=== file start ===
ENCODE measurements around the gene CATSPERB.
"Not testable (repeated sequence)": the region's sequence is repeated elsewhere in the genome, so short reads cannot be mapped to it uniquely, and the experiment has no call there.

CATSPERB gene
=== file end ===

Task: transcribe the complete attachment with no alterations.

ENCODE measurements around the gene CATSPERB.
"Not testable (repeated sequence)": the region's sequence is repeated elsewhere in the genome, so short reads cannot be mapped to it uniquely, and the experiment has no call there.

CATSPERB gene